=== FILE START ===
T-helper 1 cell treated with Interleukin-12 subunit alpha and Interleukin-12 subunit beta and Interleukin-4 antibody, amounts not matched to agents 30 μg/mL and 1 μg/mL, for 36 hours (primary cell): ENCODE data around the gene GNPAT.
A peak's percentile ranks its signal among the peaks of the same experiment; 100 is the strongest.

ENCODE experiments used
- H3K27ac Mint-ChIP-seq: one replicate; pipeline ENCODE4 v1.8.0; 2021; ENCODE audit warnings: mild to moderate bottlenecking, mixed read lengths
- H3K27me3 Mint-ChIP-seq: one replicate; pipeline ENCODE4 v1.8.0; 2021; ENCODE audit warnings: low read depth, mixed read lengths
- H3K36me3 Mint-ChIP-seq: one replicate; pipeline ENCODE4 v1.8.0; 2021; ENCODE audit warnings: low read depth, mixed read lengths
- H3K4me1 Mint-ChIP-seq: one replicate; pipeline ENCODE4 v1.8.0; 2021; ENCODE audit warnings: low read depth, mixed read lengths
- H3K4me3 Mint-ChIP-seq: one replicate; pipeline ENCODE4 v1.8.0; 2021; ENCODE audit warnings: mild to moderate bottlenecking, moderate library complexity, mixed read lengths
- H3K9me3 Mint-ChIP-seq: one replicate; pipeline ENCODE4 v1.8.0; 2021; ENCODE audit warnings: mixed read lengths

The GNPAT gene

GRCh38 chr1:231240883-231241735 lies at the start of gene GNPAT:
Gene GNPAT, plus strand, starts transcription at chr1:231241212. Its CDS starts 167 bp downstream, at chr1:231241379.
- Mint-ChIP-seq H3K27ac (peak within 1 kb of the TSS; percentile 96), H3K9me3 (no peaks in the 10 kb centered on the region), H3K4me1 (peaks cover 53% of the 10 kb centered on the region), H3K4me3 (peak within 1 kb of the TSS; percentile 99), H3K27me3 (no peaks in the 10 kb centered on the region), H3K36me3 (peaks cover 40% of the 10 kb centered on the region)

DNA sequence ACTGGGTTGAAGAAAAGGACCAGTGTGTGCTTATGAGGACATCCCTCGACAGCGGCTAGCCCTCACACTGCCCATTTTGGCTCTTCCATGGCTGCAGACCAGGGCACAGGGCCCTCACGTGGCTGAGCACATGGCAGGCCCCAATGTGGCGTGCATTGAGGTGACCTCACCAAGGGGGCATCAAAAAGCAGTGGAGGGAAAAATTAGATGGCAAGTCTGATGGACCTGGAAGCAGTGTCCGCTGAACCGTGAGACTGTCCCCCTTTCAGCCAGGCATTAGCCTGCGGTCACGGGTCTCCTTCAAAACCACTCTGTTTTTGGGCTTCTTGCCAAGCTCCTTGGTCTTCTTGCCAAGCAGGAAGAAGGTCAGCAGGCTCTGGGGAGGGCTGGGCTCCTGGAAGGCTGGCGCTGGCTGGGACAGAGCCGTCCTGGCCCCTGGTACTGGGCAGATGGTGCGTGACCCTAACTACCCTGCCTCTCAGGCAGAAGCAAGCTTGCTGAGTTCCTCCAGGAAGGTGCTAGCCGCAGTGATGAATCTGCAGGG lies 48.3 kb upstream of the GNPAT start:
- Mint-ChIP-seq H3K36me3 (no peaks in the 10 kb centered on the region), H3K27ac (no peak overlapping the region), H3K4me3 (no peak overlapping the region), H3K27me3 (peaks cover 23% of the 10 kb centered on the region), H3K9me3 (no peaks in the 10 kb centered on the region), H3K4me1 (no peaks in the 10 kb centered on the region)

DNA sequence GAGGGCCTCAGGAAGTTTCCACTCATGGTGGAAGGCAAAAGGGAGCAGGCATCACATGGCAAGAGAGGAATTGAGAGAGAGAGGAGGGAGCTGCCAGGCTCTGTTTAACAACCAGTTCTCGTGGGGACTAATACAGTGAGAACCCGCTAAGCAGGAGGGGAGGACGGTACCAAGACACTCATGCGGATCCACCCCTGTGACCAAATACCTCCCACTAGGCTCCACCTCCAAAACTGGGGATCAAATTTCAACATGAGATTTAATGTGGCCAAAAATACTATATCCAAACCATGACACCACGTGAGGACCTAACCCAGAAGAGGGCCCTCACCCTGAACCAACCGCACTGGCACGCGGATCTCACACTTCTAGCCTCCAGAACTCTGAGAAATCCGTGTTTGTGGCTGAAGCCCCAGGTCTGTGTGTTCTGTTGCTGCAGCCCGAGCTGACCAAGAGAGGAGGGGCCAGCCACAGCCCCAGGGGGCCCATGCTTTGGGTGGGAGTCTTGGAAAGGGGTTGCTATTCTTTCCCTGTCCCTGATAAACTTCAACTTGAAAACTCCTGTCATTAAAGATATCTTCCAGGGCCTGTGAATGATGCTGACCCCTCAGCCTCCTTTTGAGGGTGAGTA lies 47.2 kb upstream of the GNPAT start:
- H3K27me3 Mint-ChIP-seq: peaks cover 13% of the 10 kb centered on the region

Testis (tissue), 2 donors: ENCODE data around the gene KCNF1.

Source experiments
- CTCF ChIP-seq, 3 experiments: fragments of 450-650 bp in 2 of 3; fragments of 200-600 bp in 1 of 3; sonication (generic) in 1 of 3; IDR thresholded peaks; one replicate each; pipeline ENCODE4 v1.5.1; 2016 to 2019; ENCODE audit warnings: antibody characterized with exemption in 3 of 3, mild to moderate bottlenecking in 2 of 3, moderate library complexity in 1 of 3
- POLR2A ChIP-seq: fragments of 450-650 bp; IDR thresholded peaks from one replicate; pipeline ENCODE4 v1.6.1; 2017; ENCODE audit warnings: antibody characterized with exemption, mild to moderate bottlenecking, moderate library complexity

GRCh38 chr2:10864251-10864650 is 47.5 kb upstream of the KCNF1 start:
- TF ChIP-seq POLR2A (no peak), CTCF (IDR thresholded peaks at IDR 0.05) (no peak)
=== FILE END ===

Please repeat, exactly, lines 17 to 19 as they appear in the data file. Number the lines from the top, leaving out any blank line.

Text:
- H3K27me3 Mint-ChIP-seq: peaks cover 13% of the 10 kb centered on the region

Testis (tissue), 2 donors: ENCODE data around the gene KCNF1.

Source experiments